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  More than 5000 entries on the history, culture and life of Britain (published in 1993 by Macmillan, now out of print)

More than 5000 entries on the history, culture and life of Britain (published in 1993 by Macmillan, now out of print)

In the early 1920s small broadcasting stations were established in many cities of the world. In 1922 *Marconi set up one near the Strand in London, which began all its transmissions with the signal '2LO calling'. Later that year this became the first studio of the *BBC, which by 1927 was established as a public corporation with a national monopoly of the medium. 2LO remained the BBC channel until 1930 when it expanded to two services, calling them the National Programme and the Regional Programme; London had the first regional programme in that year, and other areas round the country developed their own during the 1930s. All this output was merged in 1939 into a single new Home Service (renamed Radio 4 in 1967). Meanwhile the *World Service had also begun broadcasting.

In 1940 the BBC introduced a special light entertainment programme for British servicemen and women, calling it the Forces Programme; this became the Light Programme in 1945, and was renamed again in 1967 to become the present Radio 2. An innovation in 1946 was the Third Programme, with a brief to present serious talks and the best in drama and music. It acquired a high reputation and gradually transformed itself into the present Radio 3 – a name acquired in the same major reshuffle of 1967, which also added Britain's first legitimate pop station, Radio 1.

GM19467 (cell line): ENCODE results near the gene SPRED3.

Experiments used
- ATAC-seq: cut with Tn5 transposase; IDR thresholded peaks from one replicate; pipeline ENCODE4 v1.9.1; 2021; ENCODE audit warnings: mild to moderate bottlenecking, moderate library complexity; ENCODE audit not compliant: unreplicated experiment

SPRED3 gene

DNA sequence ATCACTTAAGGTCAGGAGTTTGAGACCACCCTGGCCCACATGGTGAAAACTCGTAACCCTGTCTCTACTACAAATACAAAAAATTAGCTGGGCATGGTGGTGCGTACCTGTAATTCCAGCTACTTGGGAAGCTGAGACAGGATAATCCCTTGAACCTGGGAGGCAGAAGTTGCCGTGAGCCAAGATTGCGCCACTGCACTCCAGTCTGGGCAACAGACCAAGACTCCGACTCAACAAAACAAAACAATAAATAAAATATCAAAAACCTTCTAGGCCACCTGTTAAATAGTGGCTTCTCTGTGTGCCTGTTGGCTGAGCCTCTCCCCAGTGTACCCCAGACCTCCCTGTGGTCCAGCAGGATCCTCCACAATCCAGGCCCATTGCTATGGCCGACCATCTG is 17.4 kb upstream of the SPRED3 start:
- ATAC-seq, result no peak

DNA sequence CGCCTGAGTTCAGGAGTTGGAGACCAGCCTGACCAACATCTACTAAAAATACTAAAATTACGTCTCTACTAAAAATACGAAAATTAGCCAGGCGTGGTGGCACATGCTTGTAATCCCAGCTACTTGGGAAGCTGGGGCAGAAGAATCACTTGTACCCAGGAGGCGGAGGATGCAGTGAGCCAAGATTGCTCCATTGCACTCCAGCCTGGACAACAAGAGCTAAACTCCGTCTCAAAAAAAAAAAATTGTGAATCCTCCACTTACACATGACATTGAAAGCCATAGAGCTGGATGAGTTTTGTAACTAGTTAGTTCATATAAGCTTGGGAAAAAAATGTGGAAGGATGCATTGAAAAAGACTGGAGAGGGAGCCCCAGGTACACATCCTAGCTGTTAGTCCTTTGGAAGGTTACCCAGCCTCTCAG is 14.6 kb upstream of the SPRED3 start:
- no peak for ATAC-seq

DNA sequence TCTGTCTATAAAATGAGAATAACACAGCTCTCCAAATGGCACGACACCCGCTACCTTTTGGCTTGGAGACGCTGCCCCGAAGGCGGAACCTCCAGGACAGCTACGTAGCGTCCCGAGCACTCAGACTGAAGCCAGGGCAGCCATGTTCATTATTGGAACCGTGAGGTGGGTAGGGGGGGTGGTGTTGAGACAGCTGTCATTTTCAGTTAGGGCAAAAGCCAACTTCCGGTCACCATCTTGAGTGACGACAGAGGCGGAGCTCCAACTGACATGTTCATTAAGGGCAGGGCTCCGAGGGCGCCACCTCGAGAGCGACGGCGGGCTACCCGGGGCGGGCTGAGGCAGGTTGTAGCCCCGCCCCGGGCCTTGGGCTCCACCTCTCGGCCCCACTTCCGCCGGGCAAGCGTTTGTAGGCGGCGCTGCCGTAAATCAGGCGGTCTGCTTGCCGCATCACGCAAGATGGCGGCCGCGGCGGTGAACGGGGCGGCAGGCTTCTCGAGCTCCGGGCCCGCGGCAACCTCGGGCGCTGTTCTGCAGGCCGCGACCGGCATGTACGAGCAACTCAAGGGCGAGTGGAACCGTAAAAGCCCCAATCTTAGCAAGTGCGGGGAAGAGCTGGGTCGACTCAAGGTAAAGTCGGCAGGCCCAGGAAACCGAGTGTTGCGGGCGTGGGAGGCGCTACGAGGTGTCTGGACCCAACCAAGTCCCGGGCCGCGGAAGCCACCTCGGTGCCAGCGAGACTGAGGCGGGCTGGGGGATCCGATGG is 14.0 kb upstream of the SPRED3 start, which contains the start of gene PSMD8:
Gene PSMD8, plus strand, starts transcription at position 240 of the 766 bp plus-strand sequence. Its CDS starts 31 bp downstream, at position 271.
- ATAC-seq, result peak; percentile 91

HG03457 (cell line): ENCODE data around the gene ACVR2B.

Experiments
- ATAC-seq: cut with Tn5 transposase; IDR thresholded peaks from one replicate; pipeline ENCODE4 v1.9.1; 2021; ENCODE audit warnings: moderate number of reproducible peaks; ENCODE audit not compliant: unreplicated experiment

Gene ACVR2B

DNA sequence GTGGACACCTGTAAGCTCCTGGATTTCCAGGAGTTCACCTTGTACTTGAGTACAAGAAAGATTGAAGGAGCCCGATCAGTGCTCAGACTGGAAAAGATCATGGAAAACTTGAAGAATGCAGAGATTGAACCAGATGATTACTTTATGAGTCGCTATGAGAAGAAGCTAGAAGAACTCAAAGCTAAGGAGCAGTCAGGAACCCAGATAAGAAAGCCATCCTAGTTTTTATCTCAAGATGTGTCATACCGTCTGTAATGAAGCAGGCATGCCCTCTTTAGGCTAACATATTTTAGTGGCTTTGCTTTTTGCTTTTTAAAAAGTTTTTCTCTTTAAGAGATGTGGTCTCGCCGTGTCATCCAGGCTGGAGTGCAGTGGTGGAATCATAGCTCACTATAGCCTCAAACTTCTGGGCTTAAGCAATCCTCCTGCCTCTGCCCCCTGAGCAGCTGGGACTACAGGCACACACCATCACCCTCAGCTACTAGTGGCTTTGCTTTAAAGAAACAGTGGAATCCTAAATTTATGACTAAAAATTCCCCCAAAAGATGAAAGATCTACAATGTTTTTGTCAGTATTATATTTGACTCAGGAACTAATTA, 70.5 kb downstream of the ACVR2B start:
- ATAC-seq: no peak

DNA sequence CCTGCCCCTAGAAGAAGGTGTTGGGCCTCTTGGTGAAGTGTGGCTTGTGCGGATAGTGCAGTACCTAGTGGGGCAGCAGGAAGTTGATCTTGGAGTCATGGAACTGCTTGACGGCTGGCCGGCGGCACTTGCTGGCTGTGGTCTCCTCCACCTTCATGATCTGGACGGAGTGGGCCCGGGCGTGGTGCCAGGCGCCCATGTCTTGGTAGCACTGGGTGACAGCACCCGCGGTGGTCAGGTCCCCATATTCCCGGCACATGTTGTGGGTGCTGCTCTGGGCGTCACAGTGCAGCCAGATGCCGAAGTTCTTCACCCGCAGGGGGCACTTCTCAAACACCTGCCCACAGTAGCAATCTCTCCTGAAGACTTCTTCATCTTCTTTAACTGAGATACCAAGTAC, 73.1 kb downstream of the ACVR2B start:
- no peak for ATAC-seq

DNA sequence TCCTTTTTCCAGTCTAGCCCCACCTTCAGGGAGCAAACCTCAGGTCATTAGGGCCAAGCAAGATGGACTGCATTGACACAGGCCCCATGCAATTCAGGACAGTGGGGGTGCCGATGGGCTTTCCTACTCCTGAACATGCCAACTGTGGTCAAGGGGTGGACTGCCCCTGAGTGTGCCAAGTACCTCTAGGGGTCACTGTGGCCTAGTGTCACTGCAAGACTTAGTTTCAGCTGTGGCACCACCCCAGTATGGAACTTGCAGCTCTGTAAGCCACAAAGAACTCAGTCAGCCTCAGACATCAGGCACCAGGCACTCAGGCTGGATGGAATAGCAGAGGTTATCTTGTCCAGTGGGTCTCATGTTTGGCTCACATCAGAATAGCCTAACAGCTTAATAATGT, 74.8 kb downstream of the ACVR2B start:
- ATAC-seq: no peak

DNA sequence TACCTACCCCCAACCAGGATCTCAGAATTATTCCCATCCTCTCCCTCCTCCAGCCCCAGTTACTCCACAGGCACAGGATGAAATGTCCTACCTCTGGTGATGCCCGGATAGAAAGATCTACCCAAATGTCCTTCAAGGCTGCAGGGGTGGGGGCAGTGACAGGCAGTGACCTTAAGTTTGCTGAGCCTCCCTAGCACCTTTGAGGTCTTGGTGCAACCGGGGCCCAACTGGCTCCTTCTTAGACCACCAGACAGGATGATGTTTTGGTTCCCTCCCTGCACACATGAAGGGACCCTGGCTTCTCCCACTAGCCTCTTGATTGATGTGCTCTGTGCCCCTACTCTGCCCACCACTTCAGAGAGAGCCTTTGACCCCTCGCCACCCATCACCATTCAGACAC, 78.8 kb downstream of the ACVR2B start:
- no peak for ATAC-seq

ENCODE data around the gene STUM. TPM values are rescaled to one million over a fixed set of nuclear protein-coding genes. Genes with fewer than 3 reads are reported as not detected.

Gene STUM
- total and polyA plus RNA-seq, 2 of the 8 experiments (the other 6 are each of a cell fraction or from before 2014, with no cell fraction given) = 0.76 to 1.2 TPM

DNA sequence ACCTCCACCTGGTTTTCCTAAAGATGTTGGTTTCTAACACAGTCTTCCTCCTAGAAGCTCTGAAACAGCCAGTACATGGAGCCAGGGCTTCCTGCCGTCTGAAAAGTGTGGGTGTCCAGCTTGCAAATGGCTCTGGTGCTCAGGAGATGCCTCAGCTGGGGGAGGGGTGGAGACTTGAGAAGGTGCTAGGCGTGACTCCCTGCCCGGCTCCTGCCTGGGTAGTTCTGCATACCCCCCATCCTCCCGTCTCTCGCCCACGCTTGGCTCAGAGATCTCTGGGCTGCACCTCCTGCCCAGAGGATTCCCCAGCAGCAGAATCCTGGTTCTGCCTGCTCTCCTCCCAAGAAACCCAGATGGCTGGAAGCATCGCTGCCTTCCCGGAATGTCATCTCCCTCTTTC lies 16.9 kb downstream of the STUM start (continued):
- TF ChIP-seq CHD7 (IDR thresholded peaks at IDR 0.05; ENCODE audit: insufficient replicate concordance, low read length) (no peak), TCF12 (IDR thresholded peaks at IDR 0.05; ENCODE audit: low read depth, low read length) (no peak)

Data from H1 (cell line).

The launch of Radio 1 was prompted by the success in the mid-1960s of pirate radio stations, broadcasting pop music and advertisements to Britain from ships moored off the east coast. The first and best known was Radio Caroline, which won a huge following after its launch in 1964. In spite of a succession of disasters, including on one occasion being boarded by creditors and on another hitting a sandbank and sinking, Radio Caroline continued to transmit intermittently until 1990.

Meanwhile listeners in Britain had long been able to enjoy the world's most famous commercial radio station, which used British disc jockeys and was transmitted from Luxembourg. Launched in 1933, Radio Luxembourg pioneered many aspects of commercial broadcasting including the sponsored show, of which *Ovaltine's was the most successful example. The programmes were recorded in Britain on wax discs and transported to Luxembourg for transmission. The company broadcast on its famous 208 metres medium wave from 1951 to the end of 1991; it continued for a while via satellite, but ceased operation at the end of 1992.

The Sound Broadcasting Act of 1972 at last made commercial radio legal within Britain. The two London stations were the first on the air in 1974 – LBC (London Broadcasting Company) and, just a few days later, Capital Radio. Many others have since followed around the country. The first nation-wide commercial station on air, Classic FM (launched in 1992) remains probably the best known.

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